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Senator Douglas. Let me ask you this, Mr. Bates: If we do not pass this bill, as I understand it, upon the termination of the lease the plant will pass into the protective custody of the General Services Administration? Is that not correct?

Mr. BATES. As I understand it, sir.

Senator DOUGLAS. And if sold by them it would be subject to approval by the Department of Defense? Is that correct?

Mr. BATES. We would then review the necessity for imposing a national security clause.

Senator Douglas. Right; and at present what you are saying is you would not impose such a clause?

Mr. Bates. That is my opinion. Our usual procedure in this type of plant

Senator DOUGLAS. That is the letter of the Secretary, is it not, that you have just read?

Mr. BATES. Oh, I read a personal statement, sir.
Senator Douglas. Oh. Were you speaking for the Secretary?
Mr. Bates. I am.

Senator DoUGLAS. Is this the statement of the Secretary of the Army?

Mr. BATES. No. I am appearing as a witness for the Office of the Secretary of Defense, with whom this testimony was cleared. The Army has submitted a separate report in behalf

Senator DOUGLAS. This is a statement of the Department of Defense, then? Mr. BATES. It is, sir; yes.

Senator DOUGLAS. Well, then, my query was correct. The Department of Defense as of this moment does not regard it as essential?

Mr. BATES. That is correct. And in further explanation, in plants of this kind, which produce an industrial material rather than a military material, it is our practice to refer to the Office of Defense Mobilization as to the necessity of imposing a national-security clause, so that we would take the advice of the Office of Defense Mobilization in this case.

Senator DOUGLAS. Are you leaning on the Office of Defense Mobilization in this case, or is this an independent judgment of your own?

Mr. BATES. I would say both. I participated with the ODM—the Department of Defense participated with the ODM–in the formulation of this finding that ODM has come up with, and we agreed with everything that went into that finding.

Senator DOUGLAS. You heard my qualms about transferring this plant from the production of butadiene made from alcohol to some other purpose apparently not necessary for the national defense and depending entirely upon petroleum and natural gas.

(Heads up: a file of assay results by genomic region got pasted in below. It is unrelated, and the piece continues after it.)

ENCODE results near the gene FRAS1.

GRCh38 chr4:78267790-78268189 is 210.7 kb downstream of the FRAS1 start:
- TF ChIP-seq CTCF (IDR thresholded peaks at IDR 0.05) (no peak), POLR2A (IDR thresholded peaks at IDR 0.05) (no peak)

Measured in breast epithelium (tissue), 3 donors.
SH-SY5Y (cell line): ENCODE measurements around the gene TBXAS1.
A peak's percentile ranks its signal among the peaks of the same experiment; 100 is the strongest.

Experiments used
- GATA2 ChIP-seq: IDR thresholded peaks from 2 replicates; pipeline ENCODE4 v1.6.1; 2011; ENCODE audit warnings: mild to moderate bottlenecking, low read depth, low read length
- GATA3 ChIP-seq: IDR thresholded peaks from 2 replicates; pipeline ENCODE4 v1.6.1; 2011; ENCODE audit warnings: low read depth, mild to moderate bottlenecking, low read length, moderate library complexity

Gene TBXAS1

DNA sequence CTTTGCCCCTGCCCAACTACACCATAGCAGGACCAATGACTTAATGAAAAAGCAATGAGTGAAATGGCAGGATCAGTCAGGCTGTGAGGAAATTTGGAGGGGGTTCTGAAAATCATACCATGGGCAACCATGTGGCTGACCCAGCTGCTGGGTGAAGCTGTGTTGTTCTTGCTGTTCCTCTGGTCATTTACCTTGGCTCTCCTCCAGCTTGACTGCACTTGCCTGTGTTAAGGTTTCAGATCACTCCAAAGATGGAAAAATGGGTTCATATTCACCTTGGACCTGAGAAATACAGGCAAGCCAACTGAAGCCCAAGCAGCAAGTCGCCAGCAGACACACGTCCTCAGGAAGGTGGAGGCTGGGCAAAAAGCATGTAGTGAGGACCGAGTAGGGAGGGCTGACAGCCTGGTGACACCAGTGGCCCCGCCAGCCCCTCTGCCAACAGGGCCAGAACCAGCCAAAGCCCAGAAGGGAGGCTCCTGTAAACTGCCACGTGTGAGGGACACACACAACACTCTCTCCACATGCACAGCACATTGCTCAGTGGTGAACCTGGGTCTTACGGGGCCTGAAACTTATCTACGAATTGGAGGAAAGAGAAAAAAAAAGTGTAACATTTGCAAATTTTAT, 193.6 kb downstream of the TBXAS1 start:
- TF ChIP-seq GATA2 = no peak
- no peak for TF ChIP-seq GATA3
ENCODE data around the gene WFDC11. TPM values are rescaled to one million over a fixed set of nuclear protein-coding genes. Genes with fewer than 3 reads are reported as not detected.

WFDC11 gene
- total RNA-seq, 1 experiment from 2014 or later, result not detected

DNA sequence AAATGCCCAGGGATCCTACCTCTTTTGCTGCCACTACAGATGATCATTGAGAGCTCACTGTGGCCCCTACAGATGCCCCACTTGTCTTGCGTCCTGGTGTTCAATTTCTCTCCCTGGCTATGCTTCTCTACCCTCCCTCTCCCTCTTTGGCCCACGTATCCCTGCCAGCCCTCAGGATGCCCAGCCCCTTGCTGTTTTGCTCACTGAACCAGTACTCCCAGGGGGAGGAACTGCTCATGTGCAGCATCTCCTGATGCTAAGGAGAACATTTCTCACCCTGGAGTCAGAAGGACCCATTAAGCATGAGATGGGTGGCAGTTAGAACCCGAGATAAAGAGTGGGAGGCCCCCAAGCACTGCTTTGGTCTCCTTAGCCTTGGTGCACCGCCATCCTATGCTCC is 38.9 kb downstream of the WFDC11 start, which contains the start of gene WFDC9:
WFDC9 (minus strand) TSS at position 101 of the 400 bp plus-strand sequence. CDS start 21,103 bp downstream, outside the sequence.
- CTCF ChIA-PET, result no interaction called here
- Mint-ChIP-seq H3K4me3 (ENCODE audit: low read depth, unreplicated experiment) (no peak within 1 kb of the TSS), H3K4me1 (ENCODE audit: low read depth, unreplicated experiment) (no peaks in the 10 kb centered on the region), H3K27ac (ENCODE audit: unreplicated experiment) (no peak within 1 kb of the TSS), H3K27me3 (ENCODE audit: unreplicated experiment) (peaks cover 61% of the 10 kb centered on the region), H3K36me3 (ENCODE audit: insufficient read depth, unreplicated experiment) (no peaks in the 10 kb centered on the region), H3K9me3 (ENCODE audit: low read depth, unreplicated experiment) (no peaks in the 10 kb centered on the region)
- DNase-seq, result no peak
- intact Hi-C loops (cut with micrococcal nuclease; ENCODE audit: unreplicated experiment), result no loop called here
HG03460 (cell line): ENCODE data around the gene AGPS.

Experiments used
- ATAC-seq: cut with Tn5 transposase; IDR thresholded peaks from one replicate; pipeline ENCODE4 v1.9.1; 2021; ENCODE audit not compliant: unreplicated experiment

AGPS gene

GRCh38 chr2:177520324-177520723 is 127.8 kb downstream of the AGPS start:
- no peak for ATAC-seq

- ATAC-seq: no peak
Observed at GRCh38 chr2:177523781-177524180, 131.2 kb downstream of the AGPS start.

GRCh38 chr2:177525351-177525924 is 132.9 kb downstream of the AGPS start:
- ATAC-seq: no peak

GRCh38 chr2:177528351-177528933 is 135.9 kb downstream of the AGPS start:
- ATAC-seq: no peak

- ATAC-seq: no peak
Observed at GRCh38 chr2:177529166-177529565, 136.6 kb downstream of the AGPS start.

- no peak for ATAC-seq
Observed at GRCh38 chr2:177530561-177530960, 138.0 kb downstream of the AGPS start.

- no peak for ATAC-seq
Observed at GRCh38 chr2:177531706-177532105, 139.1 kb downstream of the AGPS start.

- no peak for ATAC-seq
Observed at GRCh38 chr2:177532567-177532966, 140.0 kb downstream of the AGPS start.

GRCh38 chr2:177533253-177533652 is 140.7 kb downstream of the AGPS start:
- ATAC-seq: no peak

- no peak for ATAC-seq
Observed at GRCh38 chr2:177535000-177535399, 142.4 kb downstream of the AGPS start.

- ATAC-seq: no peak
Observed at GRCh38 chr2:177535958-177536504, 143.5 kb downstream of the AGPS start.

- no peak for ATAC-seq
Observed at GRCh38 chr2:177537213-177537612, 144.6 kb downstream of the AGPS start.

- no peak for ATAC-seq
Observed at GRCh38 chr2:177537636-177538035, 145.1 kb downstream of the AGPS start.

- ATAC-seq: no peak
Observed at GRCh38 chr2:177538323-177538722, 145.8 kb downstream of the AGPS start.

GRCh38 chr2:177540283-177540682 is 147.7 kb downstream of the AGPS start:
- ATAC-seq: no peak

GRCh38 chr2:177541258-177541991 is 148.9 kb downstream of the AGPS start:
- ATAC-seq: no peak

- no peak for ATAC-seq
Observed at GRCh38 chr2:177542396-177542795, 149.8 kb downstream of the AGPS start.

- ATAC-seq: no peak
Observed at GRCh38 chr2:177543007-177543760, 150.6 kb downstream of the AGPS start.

Mr. BATES. Yes. Senator DOUGLAS. Do you think my fears about the shutting off of Middle Eastern oil and southern Asian rubber and a great demand therefore for synthetic rubber and the possible difficulty in meeting this demand with the available supply of petroleum-do you think these qualms of mine are ill founded ?

Mr. BATES. I would not like to accuse the Senator of having illfounded qualms.

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Senator DOUGLAS. You should not be afraid of that. If you believe them to be ill founded you should say so and I will respect you all the more for it.

Mr. BATES. The natural-rubber situation is taken care of by our stockpile of natural rubber, which is very adequate at this time, or which is adequate. With respect to supplies of butadiene for GR-S, as has been stated, we have a large increase in capacity based on butane which is aside from petroleum. Then for the remainder needed from petroleum we feel that the requirement is such a small proportion of the total crude oil production that there is little likelihood of any shortage of butylenes to make the required butadiene.

And further, as an added safeguard, if there is a shortage, we have the one good-sized plant at Kobuta which is in standby.

And there is also the further fact that if our petroleum supplies were very severely restricted-let's say we might even lose Western Hemisphere supplies—under those conditions the whole economy would be reduced to such a level that you would not have any automobiles going around needing rubber I would imagine. Certainly

Senator DOUGLAS. We would be in such a bad strait that butadiene made from alcohol would not help us?

Mr. BATEs. Yes, sir.

Senator DOUGLAS. We would be so flat on the floor that we should not try to lift ourselves up?

Mr. BATES. Well, if you

Senator Douglas. I never thought a prone position on the floor was necessarily the most effective.

Mr. BATES. The problems would be much greater under such a set of circumstances.

Senator DOUGLAS. It would simply be an added straw?
Mr. BATES. I believe, sir-

Senator DoUGLAS. I have, however, heard it is the last straw that troubles the camel.

Mr. BATEs. We think this Kobuta plant will supply any last straw that is needed here, sir.

Senator Douglas. Senator Capehart?
Senator CAPEHART. I have no further questions.
Senator DOUGLAS. Thank you very much, Mr. Bates.

Wait a minute. Does the Defense Department agree with the Office of Defense Mobilization in believing that subsections 1 and 2 in sec tion 7 are of little or no help to national security?